The dogs who “double-dipped” (going back to hides already found and expecting a reward) also makes me think of my training with my own dogs. Many times, once we’ve found all the hides, I make a game of racing them back to the hides to pick them up. If my dog beats me, I reward as I pick up the hide. This makes me think I probably should not be encouraging them to go back to previously found hides, even if we are wrapping up our training session.
For the one-hide-at-a-time classes, most hides were paired. I still want them staying w/ the hide, at least for a few seconds, rather than be sucked away to follow lingering odor, or to have doubt about what they are searching for. Especially for the 12:15p class, who had a LOT of lingering odor to work thru! I wanted them to be clear about where the hide was that they were searching for, and adding a small treat to it, really helps them zero in AND keep their motivation high. Be sure to be quick to come in with your reward, as soon as you see your dog eating the treat on the tin. This is a step towards keeping them at the hide and building their confidence in the game.
One last thing I’ll say, is about trouble shooting. What to do if your search goes south? For example, in my 6:30p class, I thought I’d end with an inaccessible hide. I picked up the 8 containers that had contained hides, and placed one hide under the big, wrapped present / box. Well, dog after dog struggled with this, not even really giving it a thorough up and down sniff! I ended up pulling the tin partway out from under the box (still didn’t help) and finally just left the tin on the floor next to the box. I told the class that it didn’t mean they had dogs who couldn’t find odor – their dogs had all just found 9 hides in 3 minutes! It most likely meant that the hide placement was bad. It was a flat box bottom laying square on top of a flat tin. I don’t think it allowed much, if any, odor to flow out to the room. Driving home and rethinking that hide, I think what I should have done, was to take the 2 little wrapped boxes, and place them under the big box, with the hide under the big box. That way, the big box was not flat on top of the odor holes, odor would have space to seep out. The dogs could have picked up odor on any side of the bottom of the big box/present, making any side acceptable to alert on, which was the goal of what I had initially wanted for that search.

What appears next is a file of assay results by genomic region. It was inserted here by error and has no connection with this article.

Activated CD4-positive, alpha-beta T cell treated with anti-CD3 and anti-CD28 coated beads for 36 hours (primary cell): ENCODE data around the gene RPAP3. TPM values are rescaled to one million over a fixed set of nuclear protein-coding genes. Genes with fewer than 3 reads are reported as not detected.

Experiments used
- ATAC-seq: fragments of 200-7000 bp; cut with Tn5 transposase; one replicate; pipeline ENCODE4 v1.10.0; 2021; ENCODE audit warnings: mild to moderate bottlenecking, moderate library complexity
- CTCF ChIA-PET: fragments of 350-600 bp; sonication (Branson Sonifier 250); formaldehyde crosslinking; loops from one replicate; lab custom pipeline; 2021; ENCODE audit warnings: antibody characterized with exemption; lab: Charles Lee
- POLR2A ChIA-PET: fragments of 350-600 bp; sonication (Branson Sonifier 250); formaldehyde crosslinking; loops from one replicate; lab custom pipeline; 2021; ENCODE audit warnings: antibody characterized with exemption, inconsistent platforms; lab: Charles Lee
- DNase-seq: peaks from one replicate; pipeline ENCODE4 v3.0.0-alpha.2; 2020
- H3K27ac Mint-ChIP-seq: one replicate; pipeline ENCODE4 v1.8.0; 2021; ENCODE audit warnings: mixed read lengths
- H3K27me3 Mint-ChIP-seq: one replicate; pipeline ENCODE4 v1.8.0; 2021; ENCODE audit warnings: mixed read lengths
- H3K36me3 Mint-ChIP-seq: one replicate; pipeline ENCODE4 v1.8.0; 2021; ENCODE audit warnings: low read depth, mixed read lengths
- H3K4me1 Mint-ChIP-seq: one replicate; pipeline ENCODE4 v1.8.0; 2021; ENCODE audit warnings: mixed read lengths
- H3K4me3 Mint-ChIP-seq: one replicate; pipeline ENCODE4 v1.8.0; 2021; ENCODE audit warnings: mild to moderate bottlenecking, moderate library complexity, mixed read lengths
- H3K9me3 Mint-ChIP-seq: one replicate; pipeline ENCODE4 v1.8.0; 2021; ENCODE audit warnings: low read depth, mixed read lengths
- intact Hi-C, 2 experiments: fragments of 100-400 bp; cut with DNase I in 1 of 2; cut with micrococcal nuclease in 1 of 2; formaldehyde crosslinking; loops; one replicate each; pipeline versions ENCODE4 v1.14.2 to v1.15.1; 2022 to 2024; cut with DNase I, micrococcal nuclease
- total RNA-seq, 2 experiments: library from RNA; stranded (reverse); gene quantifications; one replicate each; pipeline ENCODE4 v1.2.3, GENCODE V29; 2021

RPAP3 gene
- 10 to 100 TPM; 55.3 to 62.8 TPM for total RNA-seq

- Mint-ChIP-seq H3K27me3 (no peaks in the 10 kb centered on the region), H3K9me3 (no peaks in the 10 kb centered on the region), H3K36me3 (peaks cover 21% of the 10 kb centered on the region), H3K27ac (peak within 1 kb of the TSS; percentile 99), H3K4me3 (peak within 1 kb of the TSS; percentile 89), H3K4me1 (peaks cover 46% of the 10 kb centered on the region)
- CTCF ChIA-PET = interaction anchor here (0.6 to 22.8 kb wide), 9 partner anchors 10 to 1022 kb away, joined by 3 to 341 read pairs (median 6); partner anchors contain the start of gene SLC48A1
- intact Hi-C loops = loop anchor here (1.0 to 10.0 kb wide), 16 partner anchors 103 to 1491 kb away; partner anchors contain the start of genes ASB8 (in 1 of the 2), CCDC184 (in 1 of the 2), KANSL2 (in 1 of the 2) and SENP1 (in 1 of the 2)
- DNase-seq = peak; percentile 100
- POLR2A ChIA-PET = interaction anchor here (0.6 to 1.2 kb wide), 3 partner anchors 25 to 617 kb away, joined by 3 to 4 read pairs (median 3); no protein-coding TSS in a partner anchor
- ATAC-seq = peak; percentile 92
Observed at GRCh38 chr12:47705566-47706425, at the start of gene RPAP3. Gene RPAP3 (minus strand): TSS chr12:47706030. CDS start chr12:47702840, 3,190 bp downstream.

The other trouble shooting / recovery situation, occurred with Jackson the next day. He was a little wary of the wine bottle box, especially when it was out in the middle of the floor. He knew it would wobble if he ate the treat off it, which he didn’t like, and would either not completely get to the hide, or dodge away a bit. I had crumbly treats on my, so as he moved forward, I would toss a treat (which broke into several crumbs, unfortunately). I wanted to build up his confidence in moving forward, to the hide that worried him, without luring him to it. The idea is to reward his own forward motion on his terms, not bribe/lure him forward on my terms. Everything was going well, until I tossed one last treat as Michelle had already turned away (my bad). The leash caught on the box he was worried about, and crashed down. Oh, no, just what were were trying to cure, we’d made a lot worse! So, I continued w/ the toss a treat for forward motion to recover his confidence. Again, I am rewarding him for his bravery by tossing the treat (didn’t help when I hit him w/ a treat and startled him), and not bribing him to get closer to something he is worried about.
Anyway, I think recovering from things that go wrong is just as important as a successful search. Things aren’t perfect, either hide placement or the environment, so it’s important to know how to keep things fun and your dog successful.
One last story. Tuesday before class I had my first cavity filled, at age 50! Chalk another one up for 2020. As the blond dentist was coming in towards me with his needle, all I could think of was, “Hermie wants to be a dentist!”. I had to try not to laugh… if you don’t know what I’m talking about, Hermie was an elf in the Rudolph special, that doesn’t want to make toys, he wants to be a dentist. He and Rudolph, with his “blinkin’ beacon” of a nose started out as two misfits, who in the end, use their special talents to save the day.
I hope you all had a healthy and happy holiday break! I’ll see you all next week!